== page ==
The Burger Court (1969–86)


Which Burger Court justice faced an investigation that could have led to impeachment?

Justice William O. Douglas faced heavy criticism, including a heated attack from House minority leader Gerald R. Ford, who later became vice president and president of the United States. Ford accused Douglas of endorsing revolution in the justice’s book Points of Rebellion. Ford, a U.S. representative from Michigan, also criticized Douglas for serving as the president and a director of the Parvin Foundation, an institution named after casino businessman Albert Parvin that provided financial aid study in the United States for students from other countries. Ford sponsored a resolution in the House in April 1970 calling for Douglas’s impeachment, contending that the Parvin Foundation had ties to the gambling world. The House judiciary committee set up a subcommittee to investigate the allegations against Douglas. The subcommittee filed a report that rejected the charges and vindicated Douglas.

H. Earl McBride published a book in 1971 entitled Impeach Justice Douglas: Volume I: Subversion. The author argued that Douglas supported “subversion, criminality and obscenity” in his opinions. Douglas survived these attacks and remained on the Court until his retirement in 1975, serving a record thirty-six years on the Court. The irony is that Douglas retired while Ford was president and Ford got to name his replacement—Justice John Paul Stevens.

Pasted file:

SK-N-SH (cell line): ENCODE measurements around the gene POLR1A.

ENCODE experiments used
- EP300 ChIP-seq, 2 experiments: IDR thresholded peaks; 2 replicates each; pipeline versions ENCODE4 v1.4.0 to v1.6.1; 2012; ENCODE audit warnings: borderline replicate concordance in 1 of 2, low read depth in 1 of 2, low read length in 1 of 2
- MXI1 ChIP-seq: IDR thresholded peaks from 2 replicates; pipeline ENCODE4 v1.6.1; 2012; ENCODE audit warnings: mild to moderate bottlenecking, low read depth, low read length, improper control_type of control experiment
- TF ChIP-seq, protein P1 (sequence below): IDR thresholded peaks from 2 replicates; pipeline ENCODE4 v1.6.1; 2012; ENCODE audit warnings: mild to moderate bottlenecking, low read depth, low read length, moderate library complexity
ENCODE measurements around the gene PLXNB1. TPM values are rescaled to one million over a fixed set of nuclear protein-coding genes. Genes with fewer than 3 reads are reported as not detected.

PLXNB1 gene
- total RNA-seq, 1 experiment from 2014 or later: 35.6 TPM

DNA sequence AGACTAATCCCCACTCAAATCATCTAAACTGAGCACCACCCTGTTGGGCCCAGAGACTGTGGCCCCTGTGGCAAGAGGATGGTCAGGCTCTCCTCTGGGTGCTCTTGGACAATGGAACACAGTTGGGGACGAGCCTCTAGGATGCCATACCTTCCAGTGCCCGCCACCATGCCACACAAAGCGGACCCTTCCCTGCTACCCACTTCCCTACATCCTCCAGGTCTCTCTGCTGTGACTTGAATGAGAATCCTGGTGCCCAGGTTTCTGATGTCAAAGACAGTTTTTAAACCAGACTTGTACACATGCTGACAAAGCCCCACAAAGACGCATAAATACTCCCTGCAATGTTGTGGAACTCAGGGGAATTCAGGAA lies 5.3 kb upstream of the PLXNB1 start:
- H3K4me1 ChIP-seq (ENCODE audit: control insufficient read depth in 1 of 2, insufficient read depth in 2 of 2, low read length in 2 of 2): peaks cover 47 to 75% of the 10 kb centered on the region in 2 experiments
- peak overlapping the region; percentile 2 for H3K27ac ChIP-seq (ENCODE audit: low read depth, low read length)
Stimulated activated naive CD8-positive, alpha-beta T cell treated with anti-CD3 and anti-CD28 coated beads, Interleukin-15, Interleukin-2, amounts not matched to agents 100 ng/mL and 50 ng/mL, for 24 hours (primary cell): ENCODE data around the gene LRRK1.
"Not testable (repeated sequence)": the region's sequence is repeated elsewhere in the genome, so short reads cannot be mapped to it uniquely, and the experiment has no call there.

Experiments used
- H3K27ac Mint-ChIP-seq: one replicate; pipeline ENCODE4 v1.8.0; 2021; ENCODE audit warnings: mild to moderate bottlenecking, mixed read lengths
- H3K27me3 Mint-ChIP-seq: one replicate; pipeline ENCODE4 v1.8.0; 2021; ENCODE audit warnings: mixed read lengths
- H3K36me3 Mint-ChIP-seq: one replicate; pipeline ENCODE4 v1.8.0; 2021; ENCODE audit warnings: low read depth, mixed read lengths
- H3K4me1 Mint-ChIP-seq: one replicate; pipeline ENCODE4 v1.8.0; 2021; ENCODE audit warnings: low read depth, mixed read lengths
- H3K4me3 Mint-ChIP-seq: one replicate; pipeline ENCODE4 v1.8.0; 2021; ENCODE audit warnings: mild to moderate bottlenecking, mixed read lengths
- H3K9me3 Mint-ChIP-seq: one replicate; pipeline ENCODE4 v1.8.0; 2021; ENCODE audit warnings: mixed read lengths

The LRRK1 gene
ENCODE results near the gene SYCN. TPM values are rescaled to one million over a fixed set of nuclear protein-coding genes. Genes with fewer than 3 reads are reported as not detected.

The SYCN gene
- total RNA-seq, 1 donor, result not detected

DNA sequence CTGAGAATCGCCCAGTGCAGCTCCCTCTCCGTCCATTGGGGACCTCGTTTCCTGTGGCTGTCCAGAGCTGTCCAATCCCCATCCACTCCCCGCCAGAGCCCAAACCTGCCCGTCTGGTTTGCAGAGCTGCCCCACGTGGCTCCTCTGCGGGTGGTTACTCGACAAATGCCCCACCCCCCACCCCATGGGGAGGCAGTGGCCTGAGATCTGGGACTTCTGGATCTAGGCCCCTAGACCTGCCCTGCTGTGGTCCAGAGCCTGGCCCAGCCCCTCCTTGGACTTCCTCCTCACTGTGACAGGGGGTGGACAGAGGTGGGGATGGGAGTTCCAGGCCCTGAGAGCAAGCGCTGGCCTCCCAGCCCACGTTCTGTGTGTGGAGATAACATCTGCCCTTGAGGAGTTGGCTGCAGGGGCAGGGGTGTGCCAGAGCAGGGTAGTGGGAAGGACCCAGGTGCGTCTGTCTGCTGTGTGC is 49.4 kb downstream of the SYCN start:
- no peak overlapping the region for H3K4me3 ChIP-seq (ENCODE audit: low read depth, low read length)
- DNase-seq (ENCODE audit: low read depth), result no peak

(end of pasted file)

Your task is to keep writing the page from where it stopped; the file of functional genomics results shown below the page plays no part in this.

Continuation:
The Roe v. Wade trial of 1973, which allowed women the right to terminate a pregnancy, has long been the source of controversy. These demonstrators in 1989 made their opinions clear when Webster v. Reproductive Health Services threatened to overturn Roe v. Wade. Cynthia Johnson/Time & Life Pictures/Getty Images.

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